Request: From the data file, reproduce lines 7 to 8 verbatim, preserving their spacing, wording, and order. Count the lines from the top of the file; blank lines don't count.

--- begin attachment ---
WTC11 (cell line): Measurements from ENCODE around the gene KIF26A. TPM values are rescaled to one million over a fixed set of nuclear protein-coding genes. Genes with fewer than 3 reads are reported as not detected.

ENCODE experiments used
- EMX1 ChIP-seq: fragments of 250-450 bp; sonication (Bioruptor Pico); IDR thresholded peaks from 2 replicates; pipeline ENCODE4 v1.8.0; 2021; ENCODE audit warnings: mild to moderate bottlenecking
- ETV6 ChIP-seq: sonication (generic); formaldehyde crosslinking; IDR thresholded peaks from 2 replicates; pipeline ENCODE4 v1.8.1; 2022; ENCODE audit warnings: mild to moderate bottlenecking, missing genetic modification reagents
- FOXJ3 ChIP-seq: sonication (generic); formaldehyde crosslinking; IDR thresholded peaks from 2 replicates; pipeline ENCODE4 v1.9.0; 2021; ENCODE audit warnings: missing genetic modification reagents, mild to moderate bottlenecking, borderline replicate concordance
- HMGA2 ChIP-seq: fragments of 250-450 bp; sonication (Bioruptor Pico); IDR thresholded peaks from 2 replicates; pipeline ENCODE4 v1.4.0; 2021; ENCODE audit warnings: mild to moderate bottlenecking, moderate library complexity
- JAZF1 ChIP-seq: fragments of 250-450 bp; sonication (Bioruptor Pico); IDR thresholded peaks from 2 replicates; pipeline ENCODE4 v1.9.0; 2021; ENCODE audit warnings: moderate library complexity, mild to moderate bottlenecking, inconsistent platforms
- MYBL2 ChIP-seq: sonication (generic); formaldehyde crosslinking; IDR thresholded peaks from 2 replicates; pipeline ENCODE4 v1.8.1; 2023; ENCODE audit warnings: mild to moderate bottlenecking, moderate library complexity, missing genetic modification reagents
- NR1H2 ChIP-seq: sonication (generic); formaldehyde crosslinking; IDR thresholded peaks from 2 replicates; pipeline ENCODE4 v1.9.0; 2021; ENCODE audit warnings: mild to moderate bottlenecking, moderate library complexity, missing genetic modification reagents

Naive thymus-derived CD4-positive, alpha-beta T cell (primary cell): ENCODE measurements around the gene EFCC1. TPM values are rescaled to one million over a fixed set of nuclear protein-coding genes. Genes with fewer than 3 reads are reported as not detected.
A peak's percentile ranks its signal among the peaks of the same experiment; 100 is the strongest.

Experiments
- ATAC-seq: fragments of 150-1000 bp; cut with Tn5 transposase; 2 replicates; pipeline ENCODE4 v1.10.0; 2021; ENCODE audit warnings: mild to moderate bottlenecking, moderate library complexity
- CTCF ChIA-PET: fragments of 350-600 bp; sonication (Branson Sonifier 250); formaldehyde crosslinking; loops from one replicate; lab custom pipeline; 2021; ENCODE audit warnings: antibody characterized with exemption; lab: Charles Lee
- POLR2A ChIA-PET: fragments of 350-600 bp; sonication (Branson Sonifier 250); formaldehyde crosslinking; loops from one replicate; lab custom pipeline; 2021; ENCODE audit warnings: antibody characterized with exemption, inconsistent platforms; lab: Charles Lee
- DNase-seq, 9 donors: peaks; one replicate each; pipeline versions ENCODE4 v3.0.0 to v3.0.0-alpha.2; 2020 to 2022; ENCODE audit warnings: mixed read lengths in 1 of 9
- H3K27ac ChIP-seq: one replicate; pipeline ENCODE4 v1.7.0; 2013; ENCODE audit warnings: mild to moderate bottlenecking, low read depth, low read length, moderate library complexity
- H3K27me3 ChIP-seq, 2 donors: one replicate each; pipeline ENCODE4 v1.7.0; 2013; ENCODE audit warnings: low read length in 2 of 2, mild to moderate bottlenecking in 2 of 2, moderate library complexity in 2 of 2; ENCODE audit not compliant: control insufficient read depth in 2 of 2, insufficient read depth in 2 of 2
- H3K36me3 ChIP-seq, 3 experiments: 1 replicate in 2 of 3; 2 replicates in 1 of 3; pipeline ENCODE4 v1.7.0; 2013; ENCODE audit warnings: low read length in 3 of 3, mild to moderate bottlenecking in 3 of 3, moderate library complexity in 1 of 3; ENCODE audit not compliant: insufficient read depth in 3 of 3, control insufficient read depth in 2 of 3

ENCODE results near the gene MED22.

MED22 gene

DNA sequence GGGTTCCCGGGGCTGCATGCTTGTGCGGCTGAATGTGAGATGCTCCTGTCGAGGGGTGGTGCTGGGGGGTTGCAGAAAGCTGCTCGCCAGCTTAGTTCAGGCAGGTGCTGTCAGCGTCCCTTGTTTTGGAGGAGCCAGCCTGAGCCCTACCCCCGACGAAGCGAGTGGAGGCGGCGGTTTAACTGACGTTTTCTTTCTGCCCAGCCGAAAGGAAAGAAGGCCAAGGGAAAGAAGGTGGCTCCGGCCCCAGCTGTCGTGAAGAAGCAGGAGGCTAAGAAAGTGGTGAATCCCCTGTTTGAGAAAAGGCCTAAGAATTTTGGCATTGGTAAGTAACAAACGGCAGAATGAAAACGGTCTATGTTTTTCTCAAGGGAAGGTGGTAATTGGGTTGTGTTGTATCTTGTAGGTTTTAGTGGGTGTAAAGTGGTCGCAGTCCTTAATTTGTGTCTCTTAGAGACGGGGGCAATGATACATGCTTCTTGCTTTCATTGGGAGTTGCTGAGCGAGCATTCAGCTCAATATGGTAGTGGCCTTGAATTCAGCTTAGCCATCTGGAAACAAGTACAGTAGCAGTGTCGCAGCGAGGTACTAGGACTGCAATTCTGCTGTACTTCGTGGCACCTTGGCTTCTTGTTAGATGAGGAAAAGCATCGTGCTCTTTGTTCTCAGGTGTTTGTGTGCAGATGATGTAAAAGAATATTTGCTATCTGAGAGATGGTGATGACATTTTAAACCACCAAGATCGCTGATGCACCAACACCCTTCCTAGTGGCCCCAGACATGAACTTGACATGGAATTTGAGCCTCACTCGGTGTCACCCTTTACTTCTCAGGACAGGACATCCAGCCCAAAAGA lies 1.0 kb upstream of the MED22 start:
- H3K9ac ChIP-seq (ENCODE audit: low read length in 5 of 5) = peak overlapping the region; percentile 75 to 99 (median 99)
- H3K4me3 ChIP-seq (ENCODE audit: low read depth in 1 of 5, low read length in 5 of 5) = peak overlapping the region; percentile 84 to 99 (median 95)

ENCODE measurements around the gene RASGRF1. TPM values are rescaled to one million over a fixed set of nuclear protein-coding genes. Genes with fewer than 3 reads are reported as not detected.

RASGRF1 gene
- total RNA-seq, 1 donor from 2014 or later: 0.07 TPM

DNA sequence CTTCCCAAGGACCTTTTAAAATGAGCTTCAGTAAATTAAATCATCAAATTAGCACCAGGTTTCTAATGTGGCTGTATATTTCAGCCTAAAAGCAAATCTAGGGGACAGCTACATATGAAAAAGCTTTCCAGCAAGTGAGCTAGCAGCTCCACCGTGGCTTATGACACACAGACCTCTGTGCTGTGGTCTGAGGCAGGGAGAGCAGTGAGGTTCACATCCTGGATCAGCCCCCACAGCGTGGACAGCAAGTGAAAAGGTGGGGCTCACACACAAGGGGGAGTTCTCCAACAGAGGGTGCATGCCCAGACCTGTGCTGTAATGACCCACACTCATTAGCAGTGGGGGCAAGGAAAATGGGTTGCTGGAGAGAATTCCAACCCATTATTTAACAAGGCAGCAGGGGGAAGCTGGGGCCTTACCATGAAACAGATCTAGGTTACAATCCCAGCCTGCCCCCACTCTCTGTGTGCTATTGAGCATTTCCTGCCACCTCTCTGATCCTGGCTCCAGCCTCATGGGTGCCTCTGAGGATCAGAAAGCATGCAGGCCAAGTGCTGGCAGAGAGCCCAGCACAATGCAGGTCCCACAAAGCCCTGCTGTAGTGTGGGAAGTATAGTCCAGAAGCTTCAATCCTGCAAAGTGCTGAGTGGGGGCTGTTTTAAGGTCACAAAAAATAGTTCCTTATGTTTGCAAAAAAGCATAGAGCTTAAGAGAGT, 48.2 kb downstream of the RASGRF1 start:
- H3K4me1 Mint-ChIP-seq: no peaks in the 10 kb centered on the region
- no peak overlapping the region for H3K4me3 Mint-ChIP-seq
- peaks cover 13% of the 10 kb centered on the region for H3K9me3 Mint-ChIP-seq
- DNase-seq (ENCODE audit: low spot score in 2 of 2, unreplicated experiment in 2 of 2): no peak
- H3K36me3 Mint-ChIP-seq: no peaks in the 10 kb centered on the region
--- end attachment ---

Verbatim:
- JAZF1 ChIP-seq: fragments of 250-450 bp; sonication (Bioruptor Pico); IDR thresholded peaks from 2 replicates; pipeline ENCODE4 v1.9.0; 2021; ENCODE audit warnings: moderate library complexity, mild to moderate bottlenecking, inconsistent platforms
- MYBL2 ChIP-seq: sonication (generic); formaldehyde crosslinking; IDR thresholded peaks from 2 replicates; pipeline ENCODE4 v1.8.1; 2023; ENCODE audit warnings: mild to moderate bottlenecking, moderate library complexity, missing genetic modification reagents